Daifukumochi (大福餅), or Daifuku (大福) (literally “great luck”), is a Japanese confection consisting of a small round mochi (glutinous rice cake) stuffed with sweet filling, most commonly anko, sweetened red bean paste made from azuki beans.
Daifuku comes in many varieties. The most common is white-, pale green-, or pale pink-colored mochi filled with anko. These come in two sizes, one approximately 3 cm (1.2 in) diameter, the other palm-sized. Nearly all daifuku are covered in a fine layer of corn or potato starch to keep them from sticking to each other, or to the fingers. Though mochitsuki is the traditional method of making mochi and daifuku, they can also be cooked in the microwave. Mochi and daifuku are very popular in Japan.
Mochi vs. Dango vs. Daifuku
Mochi is a Japanese rice cake made from glutinous rice. It is ground, steamed, and pounded into a sticky ball. As a result, it’s very chewy and has no color (aka it’s white). Though, color can be added to it. Also, mochi is not naturally sweet, which is why dango and daifuku exist because these are mochi that have additives to make them into sweet snacks or desserts.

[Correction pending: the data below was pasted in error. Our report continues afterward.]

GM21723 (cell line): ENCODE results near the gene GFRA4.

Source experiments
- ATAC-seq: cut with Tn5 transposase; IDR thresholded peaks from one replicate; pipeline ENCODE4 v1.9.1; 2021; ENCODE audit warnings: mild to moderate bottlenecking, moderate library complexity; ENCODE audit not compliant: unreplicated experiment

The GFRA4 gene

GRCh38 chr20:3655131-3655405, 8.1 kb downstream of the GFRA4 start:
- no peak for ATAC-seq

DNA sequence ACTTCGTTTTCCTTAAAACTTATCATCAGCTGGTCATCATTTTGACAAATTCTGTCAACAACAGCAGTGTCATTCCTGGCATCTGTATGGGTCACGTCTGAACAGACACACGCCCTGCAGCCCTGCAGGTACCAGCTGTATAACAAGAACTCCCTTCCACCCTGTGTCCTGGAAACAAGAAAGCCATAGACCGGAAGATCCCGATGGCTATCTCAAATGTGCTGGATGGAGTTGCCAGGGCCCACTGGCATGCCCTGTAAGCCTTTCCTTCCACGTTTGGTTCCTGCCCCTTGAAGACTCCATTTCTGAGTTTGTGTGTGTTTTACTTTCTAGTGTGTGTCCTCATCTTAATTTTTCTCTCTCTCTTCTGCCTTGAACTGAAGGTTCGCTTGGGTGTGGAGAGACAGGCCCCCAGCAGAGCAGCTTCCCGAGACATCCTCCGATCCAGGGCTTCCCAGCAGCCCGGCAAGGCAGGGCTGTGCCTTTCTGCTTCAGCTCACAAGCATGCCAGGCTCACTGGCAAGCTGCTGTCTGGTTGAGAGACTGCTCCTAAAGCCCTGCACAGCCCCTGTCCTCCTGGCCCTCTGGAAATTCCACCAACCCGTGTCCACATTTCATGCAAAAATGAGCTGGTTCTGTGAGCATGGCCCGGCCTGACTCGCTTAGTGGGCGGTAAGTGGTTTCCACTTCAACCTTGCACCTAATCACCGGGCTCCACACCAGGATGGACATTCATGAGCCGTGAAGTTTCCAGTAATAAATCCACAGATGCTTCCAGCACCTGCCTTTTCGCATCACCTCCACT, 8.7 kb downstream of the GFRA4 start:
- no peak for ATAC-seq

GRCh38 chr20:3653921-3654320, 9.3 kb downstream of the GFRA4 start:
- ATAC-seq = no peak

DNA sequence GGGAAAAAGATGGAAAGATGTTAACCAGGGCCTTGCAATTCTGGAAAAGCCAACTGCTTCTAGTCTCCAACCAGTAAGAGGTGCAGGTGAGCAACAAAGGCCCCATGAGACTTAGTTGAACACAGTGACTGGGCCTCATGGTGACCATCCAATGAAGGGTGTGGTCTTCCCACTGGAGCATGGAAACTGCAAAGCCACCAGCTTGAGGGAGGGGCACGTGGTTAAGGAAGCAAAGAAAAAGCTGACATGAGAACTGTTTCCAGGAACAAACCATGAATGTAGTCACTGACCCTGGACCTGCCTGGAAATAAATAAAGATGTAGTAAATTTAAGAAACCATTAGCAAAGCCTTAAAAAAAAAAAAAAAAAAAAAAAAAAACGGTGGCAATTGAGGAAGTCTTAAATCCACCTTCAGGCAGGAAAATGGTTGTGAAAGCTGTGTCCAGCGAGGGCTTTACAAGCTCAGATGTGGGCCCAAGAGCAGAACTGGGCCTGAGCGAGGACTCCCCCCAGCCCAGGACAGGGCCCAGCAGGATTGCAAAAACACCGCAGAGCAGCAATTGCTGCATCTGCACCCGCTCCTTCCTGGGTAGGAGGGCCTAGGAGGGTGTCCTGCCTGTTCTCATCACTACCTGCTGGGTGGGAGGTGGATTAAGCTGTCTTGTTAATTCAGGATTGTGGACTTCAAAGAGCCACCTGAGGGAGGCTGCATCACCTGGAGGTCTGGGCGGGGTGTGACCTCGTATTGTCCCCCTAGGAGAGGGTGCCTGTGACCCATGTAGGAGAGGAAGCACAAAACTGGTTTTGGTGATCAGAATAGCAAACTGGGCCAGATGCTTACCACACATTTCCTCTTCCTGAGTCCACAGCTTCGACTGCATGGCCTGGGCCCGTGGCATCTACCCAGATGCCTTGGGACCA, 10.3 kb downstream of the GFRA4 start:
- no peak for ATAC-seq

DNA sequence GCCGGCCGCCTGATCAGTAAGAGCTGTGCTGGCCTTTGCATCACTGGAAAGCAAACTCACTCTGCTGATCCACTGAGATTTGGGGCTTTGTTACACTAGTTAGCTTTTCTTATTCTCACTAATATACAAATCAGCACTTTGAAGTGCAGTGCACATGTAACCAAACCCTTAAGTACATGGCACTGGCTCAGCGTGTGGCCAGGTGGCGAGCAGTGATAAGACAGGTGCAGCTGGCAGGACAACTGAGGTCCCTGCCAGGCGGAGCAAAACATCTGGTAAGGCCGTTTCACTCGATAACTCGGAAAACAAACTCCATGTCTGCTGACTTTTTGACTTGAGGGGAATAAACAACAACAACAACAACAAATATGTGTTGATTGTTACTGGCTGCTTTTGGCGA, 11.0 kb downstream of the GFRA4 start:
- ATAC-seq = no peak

The most important difference between mochi and dango is that while mochi is made from rice, dango is made from rice flour (mochiko). Though, both are commonly white and lack a strong flavor of their own.
The best way to determine dango from mochi is the appearance because dango is often served as 3-4 tiny round balls which are skewered on a stick. Often times, the dango will have a sauce poured over it as well or perhaps anko spread over the top. Outside of this, dango and mochi look very similar in appearance and are easy to mistake.
Daifuku, on the other hand, is rather easy to differentiate between dango and mochi. While it can come in a multitude of colors like the above desserts, it’s different in that it is filled. Daifuku is literally filled mochi. The most common filling is anko, but other fillings may appear.
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